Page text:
Obituary: Rose Whitlock

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The Independent Culture
THE ENGLISH canal system was a prodigious symbol of the Industrial Revolution, but it never succeeded in meeting the competition of its younger rival, the railways. It lacked co-ordinated capital investment, but provided a brilliantly conceived, boldly executed, though haphazardly planned, network of inland waterways for commercial freight.

It was peopled by a small number of frequently intermarried families, most of them born afloat, seldom affluent but content with their way of life. The canal folk were a group unlike any other; there were few of them and they were of necessity often competitive, but generally cohesive, and fascinating not least for the characters who emerged as typical.

Rose Whitlock was one such. Her working life ended in 1970 but she and her husband lived on in their own boat for six years until arthritis drove them ashore and, sadly, out of sight of the cut. She once said that outsiders might think their life rough and tough, but "We think that it was marvellous; you'd get up each day and never see the same trees."

She was born Rose Ward - ashore, as it happened - near Rickmansworth, Hertfordshire, in 1917. Her father, an owner-boatman from an Oxford and Grand Junction family, was away in the Army, and her mother was helping out in the local boatyard. On demobilisation, her father worked on the Grand Union Canal, employed by a firm carrying sand for London building to Brentford Dock and returning with sundry cargoes accumulated there.

The family's first boat, White City, was horse-drawn, and crewed by Rose's parents until by the age of nine she was as competent as they at steering. Her formal schooling was minimal, but this never seemed to handicap her.

When the White City was accidentally damaged, they contrived to buy a pair of boats of their own, one towing the other, and the pair breasted up alongside one another when necessary. The status of a Number One - the owner and captain of such a pair - was considerable, especially as self-employed operators. Their staple cargoes were coal and sand, along with whatever general cargo required transport.

Gradually, the diesel engine overtook the horse. There were spasmodic efforts to maximise the benefits of integrating the canals with road haulage and rail freight carriers, but competition flourished over co-operation. The railways were reduced to four, the number of canal companies was reduced, and the survivors were enlarged by defensive amalgamations. Individual owners found that it was increasingly necessary to subcontract their boats to these surviving companies, which was what the Wards did, to Samuel Barlow Coal Co, a leading contractor.

In December 1937 Rose's father died, aged only 44; he nominated her as his successor, though she was not quite half his age. She was already a particularly skilled helmsman and she was assiduous in learning about the engines and other disciplines such as knotting and splicing.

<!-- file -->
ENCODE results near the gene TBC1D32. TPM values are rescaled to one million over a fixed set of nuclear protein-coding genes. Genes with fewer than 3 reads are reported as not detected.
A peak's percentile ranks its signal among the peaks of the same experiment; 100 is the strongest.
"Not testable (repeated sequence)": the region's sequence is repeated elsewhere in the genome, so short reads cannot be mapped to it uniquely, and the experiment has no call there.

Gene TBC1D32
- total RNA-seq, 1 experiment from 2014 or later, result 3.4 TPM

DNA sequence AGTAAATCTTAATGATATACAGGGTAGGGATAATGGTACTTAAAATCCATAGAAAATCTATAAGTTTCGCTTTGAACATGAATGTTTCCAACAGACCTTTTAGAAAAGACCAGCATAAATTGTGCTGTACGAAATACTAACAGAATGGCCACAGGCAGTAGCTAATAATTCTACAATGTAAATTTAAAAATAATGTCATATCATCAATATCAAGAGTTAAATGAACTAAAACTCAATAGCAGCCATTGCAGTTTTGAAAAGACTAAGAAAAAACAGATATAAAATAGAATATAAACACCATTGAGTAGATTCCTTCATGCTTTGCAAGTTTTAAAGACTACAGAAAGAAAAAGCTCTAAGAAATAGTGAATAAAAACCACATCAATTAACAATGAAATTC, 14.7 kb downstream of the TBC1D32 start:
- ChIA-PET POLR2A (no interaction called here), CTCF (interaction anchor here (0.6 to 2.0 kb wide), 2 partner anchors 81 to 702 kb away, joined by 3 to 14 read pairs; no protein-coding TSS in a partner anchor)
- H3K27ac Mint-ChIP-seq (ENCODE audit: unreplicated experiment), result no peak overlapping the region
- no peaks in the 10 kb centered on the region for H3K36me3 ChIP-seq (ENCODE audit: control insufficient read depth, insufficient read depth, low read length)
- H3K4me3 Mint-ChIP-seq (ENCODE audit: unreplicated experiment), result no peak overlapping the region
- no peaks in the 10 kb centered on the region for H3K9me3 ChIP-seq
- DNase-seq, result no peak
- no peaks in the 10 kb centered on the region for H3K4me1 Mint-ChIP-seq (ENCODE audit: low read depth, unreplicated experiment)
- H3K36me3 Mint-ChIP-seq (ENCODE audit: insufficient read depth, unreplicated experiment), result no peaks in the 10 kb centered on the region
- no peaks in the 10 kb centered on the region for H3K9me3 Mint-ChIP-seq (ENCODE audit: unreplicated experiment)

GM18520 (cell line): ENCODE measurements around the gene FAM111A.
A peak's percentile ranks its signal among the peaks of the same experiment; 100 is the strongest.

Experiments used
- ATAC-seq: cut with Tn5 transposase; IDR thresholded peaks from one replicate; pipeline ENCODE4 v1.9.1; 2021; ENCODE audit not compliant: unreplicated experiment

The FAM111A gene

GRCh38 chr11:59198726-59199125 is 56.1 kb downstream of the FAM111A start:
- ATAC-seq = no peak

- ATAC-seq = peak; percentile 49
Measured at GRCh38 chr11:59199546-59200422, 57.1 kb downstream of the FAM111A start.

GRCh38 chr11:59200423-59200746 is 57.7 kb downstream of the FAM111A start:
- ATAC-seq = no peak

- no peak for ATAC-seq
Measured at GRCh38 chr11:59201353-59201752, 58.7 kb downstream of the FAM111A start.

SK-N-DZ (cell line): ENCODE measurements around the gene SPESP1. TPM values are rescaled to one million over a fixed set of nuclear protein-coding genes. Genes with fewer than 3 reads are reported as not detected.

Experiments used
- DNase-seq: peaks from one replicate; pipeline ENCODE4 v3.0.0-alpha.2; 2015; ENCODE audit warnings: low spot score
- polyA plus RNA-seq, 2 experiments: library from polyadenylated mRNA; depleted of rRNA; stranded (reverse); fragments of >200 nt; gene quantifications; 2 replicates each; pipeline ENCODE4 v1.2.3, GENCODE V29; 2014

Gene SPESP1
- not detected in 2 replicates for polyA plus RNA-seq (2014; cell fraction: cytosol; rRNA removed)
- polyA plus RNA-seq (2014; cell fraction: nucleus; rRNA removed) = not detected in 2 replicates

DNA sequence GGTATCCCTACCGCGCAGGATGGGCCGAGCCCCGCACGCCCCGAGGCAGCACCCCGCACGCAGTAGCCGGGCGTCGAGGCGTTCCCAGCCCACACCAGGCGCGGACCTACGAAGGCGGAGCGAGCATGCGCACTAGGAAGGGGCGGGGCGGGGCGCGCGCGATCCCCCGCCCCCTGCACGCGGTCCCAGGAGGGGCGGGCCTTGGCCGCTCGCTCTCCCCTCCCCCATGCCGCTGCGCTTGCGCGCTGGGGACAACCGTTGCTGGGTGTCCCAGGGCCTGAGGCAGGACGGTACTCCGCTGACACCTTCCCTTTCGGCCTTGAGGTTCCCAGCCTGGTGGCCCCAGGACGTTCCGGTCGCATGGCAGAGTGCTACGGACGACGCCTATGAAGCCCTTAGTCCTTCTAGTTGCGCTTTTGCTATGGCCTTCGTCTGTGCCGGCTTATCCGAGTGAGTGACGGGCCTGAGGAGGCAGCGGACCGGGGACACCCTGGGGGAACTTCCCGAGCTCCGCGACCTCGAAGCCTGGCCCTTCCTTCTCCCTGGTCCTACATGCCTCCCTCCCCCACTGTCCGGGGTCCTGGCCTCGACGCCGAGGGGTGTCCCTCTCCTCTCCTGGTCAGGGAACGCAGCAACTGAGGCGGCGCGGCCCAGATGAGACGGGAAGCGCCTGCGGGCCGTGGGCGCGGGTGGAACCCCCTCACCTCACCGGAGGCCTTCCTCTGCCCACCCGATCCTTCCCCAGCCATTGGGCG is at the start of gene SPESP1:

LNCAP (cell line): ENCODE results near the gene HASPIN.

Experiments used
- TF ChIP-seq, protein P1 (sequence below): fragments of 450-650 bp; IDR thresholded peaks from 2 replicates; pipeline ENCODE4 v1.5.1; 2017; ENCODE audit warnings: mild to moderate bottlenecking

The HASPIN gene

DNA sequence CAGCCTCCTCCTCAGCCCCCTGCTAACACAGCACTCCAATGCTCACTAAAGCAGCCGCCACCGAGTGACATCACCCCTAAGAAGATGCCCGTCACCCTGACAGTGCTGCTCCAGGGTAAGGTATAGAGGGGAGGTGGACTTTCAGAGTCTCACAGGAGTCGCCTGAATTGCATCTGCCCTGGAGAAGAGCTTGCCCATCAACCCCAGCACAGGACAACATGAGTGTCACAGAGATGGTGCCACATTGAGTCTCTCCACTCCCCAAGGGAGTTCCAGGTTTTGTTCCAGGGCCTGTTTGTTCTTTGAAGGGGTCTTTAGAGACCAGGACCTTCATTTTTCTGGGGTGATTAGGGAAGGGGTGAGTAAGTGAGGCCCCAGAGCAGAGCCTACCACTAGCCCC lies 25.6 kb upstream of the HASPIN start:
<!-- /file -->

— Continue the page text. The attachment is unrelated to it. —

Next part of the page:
Within two years her all-female crew - mother, younger sister Lucy and an orphaned niece, Laura, set a record. They loaded 54 tons of coal at Longford, near Coventry, for London, where they unloaded it by hand, returning for a second load within a week. This was a round trip of 208 miles, involving 186 locks, most of which they had to work themselves. That voyage was good-going by any standard, and especially because they unloaded their cargo by hand to earn more money.

Mobilisation affected Rose again in the Second World War. She had become engaged to Bill Whitlock, whose father's farm supplied fodder for the surviving boat horses and who became a lengthman on the canal; the great freeze of 1938-39 brought them together when she was stranded outside the yard where he was working.

Soon after they were married he was called up to fight in the war, and Rose resumed her command. For the rest of the war there was a modest revival of canal trade; loads which required regular deliveries of one commodity, such as coal for a power station, increased and the narrow boats came into their own again, easing the strain on the railways, albeit in riskier circumstances.

Canals showed up at night, reflecting the moon - or a searchlight - and bombs caused many breaches. Crime increased; the black market offered new risks - some crews were threatened physically and financially for their precious cargoes. But Rose was back at work within a month of her daughter's birth, the cot in her cabin, and when her sister Lucy married - a boatman of course - Rose ran her two boats with her mother and Laura. Bill came back from the war in 1946; in 1947 they had a son.

But in that year the canals were nationalised, and subordinated further to the railways, while the new motorways increased the competition from road hauliers.

The self-employed crews had to rely increasingly on the larger contractors for work. The hard winter of 1962, which dragged on for three months, demonstrated the weakness of waterways, as they froze, and the danger of power stations' relying on them for fuel. For working seven days a week the family earned just pounds 15. The Whitlocks were one of three families who worked the last fleet of six paired narrow-boats carrying cargoes.

Journeys took longer because of the backlog of maintenance of the waterways network, trade continued to decline and in 1970 the Whitlocks found themselves redundant. Their work and their whole way of life vanished. They found local work ashore, but were adamant about living on board for as long as they could manage.

A. B. Sainsbury

Rose Ward, boatman: born Rickmansworth, Hertfordshire 29 May 1917; married 1939 Bill Whitlock (one son, one daughter); died Braunston, Northamptonshire 17 May 1999.

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